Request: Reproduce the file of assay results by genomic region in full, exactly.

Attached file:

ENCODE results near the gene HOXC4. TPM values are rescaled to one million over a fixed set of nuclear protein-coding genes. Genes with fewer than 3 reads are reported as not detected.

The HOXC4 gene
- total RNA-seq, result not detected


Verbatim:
ENCODE results near the gene HOXC4. TPM values are rescaled to one million over a fixed set of nuclear protein-coding genes. Genes with fewer than 3 reads are reported as not detected.

The HOXC4 gene
- total RNA-seq, result not detected